A weekend in Samana (part 1)

Last weekend we took a fabulous trip around the Samana Peninsula. My parents are here with us for three weeks – and so we splashed out on hiring a car and for three-days visited the sights and sounds of the north-east corner of the island. The weekend is worth breaking into a series of stories – so many new memories do we have. I’ll start with our non-youth Hostel.

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Our Non-youth Hostel

We set off early on Saturday morning. The 90-minute/60km drive to Samana passed without incident, save for the usual cries of ‘are we there yet?’. We passed paddy fields, cut through the mountains, and drove through many ‘me too’ pueblos (after a while they all look the same – single-road villages, traffic calmers either side of the town school, brightly coloured Bancas encouraging the townfolk to gamble their meagre resources on one of the many lotteries).

Arriving in Samana we made sure our reservations were in place for the Humpback Whale Safari the next morning, then we headed to the Bahia View Ho(s)tel and checked-in. The Bahia View is one of the few true bargains we’ve discovered. Very simple – each of our two rooms has a double bed, a single bed, and a simple bathroom. We told the children it was a hostel to manage their expectatoins because there was no pool! Two children in each single bed, the adults in each double. Two rooms for two nights – a total of RD$4,800 (about £80). The Grand Bahiá Principe Cayacoa quoted us £250 per night – per person (only £200 for the children!).

Photos (c) http://www.samanaonline.com – with thanks

The hotel was a bit noisy – our rooms were directly off the reception and the hotel was only just off the main drag – but for the price we were very happy. Free coffee in the morning – fantastic.  And as a true bonus – plentiful hot water in the showers. Bliss.

Las Galeras

After checking in to our non-Youth Hostel, we set off for the beach at Las Galeras.

The Rough Guide flumes that [despite the increasing commercialisation] ‘…the sweeping curve of pure white sand, upon which an almost unbelievably turquoise sea laps gently, remain as beautiful as ever. And beautiful it was, and free from (most) of the hawkers who seem myriad on other beaches. Being true brits, we took our packed lunch with us, and as ever refused the use of the ubiquitous white-plastic sun loungers (especially as the charge was £3 per half day)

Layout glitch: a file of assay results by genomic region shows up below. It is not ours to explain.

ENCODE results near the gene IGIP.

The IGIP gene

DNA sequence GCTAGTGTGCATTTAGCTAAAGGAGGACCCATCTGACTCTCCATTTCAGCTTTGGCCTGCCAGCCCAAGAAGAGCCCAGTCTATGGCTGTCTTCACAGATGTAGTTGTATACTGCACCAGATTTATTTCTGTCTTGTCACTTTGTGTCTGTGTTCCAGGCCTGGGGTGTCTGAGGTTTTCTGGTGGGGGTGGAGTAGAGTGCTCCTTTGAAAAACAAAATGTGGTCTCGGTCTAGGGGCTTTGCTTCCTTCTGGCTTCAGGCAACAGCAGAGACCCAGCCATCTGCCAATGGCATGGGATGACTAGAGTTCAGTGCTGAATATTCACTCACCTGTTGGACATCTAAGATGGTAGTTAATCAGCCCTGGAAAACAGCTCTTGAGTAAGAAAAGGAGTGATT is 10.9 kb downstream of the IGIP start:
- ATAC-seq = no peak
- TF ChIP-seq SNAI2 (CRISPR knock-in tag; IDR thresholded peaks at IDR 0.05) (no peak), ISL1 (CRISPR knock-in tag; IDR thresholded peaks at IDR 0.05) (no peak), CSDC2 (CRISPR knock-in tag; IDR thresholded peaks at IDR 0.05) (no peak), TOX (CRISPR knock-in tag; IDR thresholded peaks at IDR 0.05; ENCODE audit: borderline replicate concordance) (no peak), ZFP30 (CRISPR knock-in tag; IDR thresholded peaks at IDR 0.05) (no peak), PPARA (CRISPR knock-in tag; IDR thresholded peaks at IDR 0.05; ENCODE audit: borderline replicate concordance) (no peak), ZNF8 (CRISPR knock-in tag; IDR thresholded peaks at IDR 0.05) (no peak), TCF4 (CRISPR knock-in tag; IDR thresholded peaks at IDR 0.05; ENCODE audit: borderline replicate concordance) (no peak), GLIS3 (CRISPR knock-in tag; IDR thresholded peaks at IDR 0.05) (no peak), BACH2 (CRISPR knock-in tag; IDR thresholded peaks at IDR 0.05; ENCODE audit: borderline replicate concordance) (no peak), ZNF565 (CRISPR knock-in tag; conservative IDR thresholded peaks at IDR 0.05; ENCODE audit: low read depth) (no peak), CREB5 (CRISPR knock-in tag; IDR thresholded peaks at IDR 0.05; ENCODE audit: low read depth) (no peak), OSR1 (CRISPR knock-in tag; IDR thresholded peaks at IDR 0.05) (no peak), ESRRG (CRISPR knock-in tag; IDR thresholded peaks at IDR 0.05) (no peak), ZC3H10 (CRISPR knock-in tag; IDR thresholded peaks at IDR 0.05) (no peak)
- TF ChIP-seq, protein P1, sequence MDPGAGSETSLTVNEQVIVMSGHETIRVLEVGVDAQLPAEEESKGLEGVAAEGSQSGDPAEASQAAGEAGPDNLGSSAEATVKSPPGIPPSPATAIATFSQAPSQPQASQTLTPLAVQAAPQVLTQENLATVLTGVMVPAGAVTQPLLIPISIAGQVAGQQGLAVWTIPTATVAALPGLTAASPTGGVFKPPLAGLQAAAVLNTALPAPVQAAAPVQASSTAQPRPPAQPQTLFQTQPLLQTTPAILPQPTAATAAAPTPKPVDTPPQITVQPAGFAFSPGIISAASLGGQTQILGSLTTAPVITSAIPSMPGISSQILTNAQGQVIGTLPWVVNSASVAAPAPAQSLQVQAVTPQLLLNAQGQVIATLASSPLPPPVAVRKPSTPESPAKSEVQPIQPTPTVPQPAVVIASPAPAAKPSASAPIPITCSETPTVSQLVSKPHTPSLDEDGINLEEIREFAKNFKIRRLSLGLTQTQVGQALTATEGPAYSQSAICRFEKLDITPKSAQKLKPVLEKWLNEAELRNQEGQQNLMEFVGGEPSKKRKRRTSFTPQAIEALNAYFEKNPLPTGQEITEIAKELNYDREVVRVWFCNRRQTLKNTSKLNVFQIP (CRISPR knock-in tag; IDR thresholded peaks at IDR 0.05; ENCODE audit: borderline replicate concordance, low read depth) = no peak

Granny & Grandad enjoyed their first proper (post-recuperation) splash in the sea with their grandchildren. In and out they all went, shouting and shrieking like children (and grandparents) who have not seen each other for 6 months.

In one corner of the beach I found the sea-urchin’s graveyard. Dozens of empty sun-bleached shells amidst the rock-pools.

We set off back to Samana at 5pm – anxious not to drive in the dark (too many cars and motorbikes think headlights are optional), and with enough sun on our shoulder for many-a-day


  1. Nana says:

    Wow Richard after reading your story today i felt almost envious! It sounds like you all had a really super time showing your parents a nicer side of the D.R. as opposed to the downside. How lovely for our darling grandchildren to have granny and granddad visiting; i wish i had witnessed the welcome they received at the airport it must have been amazing. So sorry about the horrible incident you had in the chinese and besides being mortified by Alisons experience witt that dreadful man i so admire her strength and determination at the same time. I had a little weep when iread about it but what a trooper she is for standing by her principles. Its a pity there arent more Alisons! we salute you darling.


  1. […] weekend in Samana. Written about in a previous series of posts, for example here, I’ll not bore you again with the […]

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